The Apprenticeship Levy – What You Need To Know
apprenticeship levy

The Apprenticeship Levy – What You Need To Know

What is the Apprenticeship Levy?

The Apprenticeship Levy is a levy on employers within the UK to fund the cost of apprenticeship assessment and training. It will affect all employers in all sectors. Its purpose is to get employers to invest in apprenticeships and help improve the current quality of apprenticeships.

The levy is in force from April 6th 2017.

How did it come into place?

The levy came into place when the Government committed to getting an additional 3 million apprentices by the year 2020.

The levy was created to help fund new apprenticeships and support current ones and they believe this will help productivity growth throughout the UK. It was put into place to focus on developing vocational skills and increasing the quality of apprenticeships.

This is a brand new measure as there is no existing legislation.

Who will be affected?

The levy has been set at 0.5% of an employer’s annual pay bill. But only employers with an annual pay bill of over £3million have to pay the 0.5%.

Each UK employer has an annual allowance of £15,000, which can be offset against the levy.

The Government states that 98% of UK businesses will be exempt from paying the levy. The 20,000 levy paying businesses will generate an estimated 3 billion a year, meaning this can be reinvested into apprenticeship schemes.

How much do you pay and where does the money go?

This levy is paid through the Company PAYE (Pay As You Earn) on a monthly basis and will be payable alongside National Insurance and Income Tax. The allowance is also applied on a monthly basis, so any unused allowance can be carried forward to the following month.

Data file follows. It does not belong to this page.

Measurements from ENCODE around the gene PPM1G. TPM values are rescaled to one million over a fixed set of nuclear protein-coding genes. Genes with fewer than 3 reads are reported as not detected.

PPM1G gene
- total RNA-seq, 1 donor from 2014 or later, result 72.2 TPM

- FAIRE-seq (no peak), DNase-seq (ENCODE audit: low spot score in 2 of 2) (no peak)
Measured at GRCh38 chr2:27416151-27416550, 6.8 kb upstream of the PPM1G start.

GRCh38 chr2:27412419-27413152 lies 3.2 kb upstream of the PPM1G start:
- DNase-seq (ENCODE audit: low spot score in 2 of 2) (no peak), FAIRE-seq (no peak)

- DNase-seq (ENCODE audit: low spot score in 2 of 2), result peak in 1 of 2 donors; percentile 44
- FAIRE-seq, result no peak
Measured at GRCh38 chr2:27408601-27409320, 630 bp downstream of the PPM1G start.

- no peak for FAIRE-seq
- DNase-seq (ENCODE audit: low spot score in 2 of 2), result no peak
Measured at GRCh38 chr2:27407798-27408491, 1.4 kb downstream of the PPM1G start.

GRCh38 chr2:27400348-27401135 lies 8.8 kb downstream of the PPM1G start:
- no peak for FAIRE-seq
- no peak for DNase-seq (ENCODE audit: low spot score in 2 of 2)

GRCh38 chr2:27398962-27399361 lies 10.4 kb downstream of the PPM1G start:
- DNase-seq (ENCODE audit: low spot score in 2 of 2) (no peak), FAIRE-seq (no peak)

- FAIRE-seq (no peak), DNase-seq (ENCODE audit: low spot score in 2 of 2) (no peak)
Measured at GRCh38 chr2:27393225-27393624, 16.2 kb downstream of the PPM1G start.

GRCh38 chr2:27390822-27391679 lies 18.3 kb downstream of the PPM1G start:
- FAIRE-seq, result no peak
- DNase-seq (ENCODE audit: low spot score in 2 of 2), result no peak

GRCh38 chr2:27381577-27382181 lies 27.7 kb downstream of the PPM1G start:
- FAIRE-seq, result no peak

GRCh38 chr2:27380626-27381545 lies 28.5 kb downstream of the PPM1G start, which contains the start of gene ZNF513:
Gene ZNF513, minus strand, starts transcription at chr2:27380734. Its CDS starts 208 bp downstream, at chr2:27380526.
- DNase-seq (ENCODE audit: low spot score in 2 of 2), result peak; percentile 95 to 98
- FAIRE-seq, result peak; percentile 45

UK companies/charities that are part of a group structure have one £15,000 allowance to share between their group.

How can you access the funding?

Employers will be able to access the funding through the Digital Apprenticeship Service. You’ll need to register all your details online, including your apprentice.

The DAS (Digital Apprenticeship Service) will help employers in multiple ways. It will put the employers in control by giving them access to funding for the training, choose the type of apprenticeship they require and how many they take on. It will list any new standards for apprenticeships that are designed by employers. It will also allow employers to choose the different grade of apprenticeships they need and let them find the best training provider.

All employers will have access to use the Digital Apprenticeship Service to pay for training and assessment by 2020.

Any funds in a businesses’ account will expire after 18 months if not spend on apprenticeship training. This also applies to any top ups an employer may receive.

How much does the Government contribute?

The Government will apply a 10% top up on funds through the digital account. So for every £1 that goes in the account, an additional 10p is added.

How will employers who do not pay the levy fund the training of apprentices?

Employers that do not pay the levy will be able to receive Government funding towards the costs of apprenticeship training and assessment through co-investment.

The Government will pay 90% of the price agreed with the training provider, up to the maximum allowed by the funding band for the relevant apprenticeship standard or framework.

Employers who have fewer than 50 employees will not be required to pay a contribution to the cost of the apprenticeships where the apprentice is:

• Aged 16 to 18 inclusive
• Aged 19 to 24 inclusive if he or she has previously been in care
• Aged 19 to 24 inclusive if he or she has a local authority education, health and care plan

The Government will pay 100% of the training and assessment costs in these circumstances.

Impact On Payroll

Employers will pay and report the payments for the Levy through the standard payroll process, using PAYE real time information. It will also run on definitions that employers already use for National Insurance payments. HM Revenue and Customs (HMRC) will be in contact with employers to talk about the impact on businesses.

The Apprentice Levy is currently only operational in England, with the aim to have it up and running in Wales, Scotland and Northern Ireland later in the year.

Wurkplace Limited can assist companies and charities with accessing the correct information to enable them to utilise the apprenticeship levy, draft the relevant documentation to ensure legal compliance and recruit the right people to drive the business forward.

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